In Florida, a college sponsored science fair was the site of a foodborne illness outbreak with 32 reported cases of Staphylococcus aureus intoxication. Most of the cases were children. The source of the contamination was pork BBQ which was made by a volunteer.
Probably in this case, one could see the pork BBQ being prepared the day before, partially cooled, pulled, and then cooled and stored. A few factors that could be problematic if not done properly: 1) not cooling product temperature down to refrigeration temperature within the recommended amount of time, 2) not storing the product at refrigeration temperature, some time between after it was cooked and when it was served at the event and 3) pulling the meat in unsanitary fashion such as not using gloves. The cooling could be made difficult if the amount of product is large, going beyond the capacity of the volunteer's system. Contamination of the meat after cooking could come from a number of sources, but one concern would be from the volunteers themselves, especially if they were not using gloves.
This is a reminder of the need for volunteer food safety training. Preparing and handling large quantities of food can be difficult especially for the size of this event.
As for organizations sponsoring these types of events, in the case a college in Florida, they need to have rules in place for how food can be sourced.
News 4 Jax
Cause of science fair food poisoning uncovered; it was the pork
Nearly 30 minors, some adults taken to hospital
By Scott Johnson - Reporter , News4Jax.com Staff
Posted: 11:29 AM, February 09, 2017Updated: 11:29 AM, February 09, 2017
LAKE CITY, Fla. - The more than 30 concurrent cases of food poisoning at a science competition in Lake City on Saturday were caused by a toxin-producing bacteria in pulled pork.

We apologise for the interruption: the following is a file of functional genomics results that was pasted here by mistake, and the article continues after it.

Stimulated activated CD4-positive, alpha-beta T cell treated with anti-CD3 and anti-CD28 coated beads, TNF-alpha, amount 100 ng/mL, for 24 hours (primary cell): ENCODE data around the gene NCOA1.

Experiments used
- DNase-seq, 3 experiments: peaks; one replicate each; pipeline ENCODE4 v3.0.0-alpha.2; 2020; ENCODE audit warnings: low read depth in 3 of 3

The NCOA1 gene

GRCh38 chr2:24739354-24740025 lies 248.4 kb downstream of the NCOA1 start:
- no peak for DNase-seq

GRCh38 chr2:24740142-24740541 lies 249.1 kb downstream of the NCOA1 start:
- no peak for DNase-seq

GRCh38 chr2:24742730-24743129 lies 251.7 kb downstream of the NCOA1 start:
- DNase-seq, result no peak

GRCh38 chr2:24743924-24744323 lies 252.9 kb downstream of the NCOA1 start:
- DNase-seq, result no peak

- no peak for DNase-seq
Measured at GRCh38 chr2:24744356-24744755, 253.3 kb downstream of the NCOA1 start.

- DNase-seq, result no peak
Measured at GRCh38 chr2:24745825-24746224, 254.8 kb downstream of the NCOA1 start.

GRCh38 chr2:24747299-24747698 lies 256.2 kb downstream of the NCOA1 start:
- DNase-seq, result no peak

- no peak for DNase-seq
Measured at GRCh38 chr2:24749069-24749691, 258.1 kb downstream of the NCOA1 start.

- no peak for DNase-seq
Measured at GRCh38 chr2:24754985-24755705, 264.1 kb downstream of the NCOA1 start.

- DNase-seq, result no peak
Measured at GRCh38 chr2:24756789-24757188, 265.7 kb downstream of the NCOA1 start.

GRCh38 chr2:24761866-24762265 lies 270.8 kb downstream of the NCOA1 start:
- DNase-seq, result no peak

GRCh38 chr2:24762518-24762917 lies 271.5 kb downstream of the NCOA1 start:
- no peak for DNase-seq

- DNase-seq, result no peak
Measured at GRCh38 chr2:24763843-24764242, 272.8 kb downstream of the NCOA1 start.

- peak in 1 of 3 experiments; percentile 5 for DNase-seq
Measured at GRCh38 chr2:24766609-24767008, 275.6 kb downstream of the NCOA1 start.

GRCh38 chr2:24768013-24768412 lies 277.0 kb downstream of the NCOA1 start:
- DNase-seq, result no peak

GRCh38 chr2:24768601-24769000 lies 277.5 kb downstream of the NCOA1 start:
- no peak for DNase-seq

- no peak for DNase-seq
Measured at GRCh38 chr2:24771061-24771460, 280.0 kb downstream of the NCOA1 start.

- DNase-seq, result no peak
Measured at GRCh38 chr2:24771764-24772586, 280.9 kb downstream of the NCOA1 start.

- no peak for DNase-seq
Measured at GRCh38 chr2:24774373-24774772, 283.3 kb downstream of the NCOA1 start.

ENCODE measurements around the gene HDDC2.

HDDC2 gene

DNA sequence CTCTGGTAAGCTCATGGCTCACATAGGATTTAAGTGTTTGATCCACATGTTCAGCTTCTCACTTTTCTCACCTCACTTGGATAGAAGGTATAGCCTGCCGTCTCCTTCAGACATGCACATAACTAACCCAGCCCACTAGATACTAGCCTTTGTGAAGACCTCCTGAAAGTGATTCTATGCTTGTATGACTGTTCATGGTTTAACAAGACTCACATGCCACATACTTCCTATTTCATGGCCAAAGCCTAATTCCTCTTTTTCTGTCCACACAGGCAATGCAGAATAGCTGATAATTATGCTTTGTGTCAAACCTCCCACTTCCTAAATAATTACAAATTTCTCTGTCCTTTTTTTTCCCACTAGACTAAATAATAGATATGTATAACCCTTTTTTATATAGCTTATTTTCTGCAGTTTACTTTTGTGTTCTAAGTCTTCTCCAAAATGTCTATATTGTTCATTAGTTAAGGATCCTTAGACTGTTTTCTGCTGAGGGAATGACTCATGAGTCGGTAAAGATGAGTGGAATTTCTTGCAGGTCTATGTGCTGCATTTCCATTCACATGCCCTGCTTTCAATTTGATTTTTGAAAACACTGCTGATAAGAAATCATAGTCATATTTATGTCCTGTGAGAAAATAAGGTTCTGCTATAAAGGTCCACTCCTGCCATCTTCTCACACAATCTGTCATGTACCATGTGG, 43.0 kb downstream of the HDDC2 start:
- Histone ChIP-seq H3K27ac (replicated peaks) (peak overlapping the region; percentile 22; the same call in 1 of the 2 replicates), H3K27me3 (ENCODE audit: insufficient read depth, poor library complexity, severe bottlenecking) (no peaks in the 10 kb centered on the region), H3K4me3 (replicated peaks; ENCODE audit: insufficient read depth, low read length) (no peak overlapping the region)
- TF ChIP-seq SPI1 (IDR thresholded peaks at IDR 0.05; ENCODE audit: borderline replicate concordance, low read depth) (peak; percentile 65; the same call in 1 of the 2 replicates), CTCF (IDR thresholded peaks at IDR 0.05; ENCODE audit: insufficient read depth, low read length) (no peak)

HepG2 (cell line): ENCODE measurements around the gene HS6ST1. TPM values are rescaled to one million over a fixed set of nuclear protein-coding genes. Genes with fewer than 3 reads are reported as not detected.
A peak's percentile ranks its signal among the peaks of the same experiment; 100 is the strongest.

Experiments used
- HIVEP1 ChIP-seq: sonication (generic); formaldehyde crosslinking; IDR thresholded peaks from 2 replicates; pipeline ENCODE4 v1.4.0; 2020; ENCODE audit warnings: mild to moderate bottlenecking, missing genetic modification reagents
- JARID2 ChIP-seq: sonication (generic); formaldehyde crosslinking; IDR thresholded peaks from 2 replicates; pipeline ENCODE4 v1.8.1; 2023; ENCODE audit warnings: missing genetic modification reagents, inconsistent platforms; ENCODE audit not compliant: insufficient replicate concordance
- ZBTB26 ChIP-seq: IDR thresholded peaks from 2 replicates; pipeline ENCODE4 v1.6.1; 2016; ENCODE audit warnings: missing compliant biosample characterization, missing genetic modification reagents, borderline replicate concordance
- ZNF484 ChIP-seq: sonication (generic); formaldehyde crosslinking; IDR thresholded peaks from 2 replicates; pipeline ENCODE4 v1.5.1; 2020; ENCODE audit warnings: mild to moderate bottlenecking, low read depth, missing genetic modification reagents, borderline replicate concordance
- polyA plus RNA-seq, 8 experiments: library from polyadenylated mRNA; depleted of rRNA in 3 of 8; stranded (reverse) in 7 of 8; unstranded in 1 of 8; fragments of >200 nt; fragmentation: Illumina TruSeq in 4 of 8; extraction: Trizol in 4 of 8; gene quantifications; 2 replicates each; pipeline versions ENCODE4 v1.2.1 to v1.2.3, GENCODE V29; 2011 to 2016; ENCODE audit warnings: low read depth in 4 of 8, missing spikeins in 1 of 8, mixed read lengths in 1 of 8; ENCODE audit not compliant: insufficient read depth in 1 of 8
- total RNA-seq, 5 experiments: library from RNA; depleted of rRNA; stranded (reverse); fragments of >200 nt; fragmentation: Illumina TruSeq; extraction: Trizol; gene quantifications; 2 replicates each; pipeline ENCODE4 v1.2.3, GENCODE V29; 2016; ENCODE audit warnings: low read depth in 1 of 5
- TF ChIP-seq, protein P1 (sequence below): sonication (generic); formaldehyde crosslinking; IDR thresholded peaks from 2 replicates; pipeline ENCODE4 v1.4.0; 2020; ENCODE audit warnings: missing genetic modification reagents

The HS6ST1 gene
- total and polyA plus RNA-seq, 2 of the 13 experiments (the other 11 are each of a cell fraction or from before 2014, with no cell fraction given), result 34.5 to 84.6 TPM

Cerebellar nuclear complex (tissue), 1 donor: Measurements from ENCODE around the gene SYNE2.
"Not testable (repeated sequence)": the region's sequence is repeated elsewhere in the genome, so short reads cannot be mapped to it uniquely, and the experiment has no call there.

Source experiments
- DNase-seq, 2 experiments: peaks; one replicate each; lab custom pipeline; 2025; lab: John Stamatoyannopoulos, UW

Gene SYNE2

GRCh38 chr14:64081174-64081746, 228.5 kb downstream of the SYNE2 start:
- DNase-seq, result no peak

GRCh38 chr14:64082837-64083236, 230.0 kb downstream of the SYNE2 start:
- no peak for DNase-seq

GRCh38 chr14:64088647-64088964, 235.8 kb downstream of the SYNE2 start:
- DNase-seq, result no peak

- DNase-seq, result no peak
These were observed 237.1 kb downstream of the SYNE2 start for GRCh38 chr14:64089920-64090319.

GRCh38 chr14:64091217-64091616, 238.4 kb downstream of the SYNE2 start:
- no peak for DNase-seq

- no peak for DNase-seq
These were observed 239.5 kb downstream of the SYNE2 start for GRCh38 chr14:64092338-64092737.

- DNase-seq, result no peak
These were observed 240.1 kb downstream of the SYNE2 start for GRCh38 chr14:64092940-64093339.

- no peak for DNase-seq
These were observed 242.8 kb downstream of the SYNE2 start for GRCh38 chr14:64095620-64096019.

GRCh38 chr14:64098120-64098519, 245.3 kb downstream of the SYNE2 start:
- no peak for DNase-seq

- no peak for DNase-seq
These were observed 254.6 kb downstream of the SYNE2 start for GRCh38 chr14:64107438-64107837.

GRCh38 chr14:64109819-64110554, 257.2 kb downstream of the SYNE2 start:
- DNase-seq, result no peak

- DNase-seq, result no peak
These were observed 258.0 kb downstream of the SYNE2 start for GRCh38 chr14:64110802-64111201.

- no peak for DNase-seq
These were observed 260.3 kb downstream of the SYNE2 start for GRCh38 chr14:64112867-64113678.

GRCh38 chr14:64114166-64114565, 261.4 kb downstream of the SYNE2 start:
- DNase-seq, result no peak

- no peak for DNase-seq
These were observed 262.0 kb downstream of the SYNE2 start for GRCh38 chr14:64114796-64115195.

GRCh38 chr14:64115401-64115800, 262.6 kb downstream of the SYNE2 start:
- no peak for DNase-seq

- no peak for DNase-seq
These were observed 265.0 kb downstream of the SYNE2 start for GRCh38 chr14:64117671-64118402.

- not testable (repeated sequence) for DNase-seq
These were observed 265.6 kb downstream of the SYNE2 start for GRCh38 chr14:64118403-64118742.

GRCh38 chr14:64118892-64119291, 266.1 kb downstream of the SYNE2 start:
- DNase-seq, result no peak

The people were taken to a hospital Saturday for what officials believe was a food-borne illness contracted at a science fair held at Florida Gateway College.
Multiple agencies were called to College, where at least 28 minors attending the Florida Science Olympiad competition were suffering from food poisoning caused by Staphylococcus aureus. The bacteria was found in the pork at a level well above the standard cutoff threshold used to confirm a food borne illness outbreak. S. aureus is commonly found on the skin and hair as well as in the noses and throats of people and animals. These bacteria are present in up to 25 percent of healthy people and are even more common among those with skin, eye, nose, or throat infections, according to the Food and Drug Administration.
Due to the volume of people needing treatment, ambulances were called in from neighboring counties, and the patients were taken to Lake City Medical Center and Shands Lake Shore.
About 200 students, chaperones, teachers and FGC faculty and staff were at the competition, according to the college.
The college said it confirmed 32 individuals were hospitalized for the food-borne illness, and as of 8 p.m. Saturday, all had been treated and released.
College staff went to both hospitals and remained in contact with those who fell ill to make sure all their needs were met, a college spokesman said.
According to the college, the event was sponsored by various organizations and the food had been provided by volunteers and other organizations and was not catered by the college.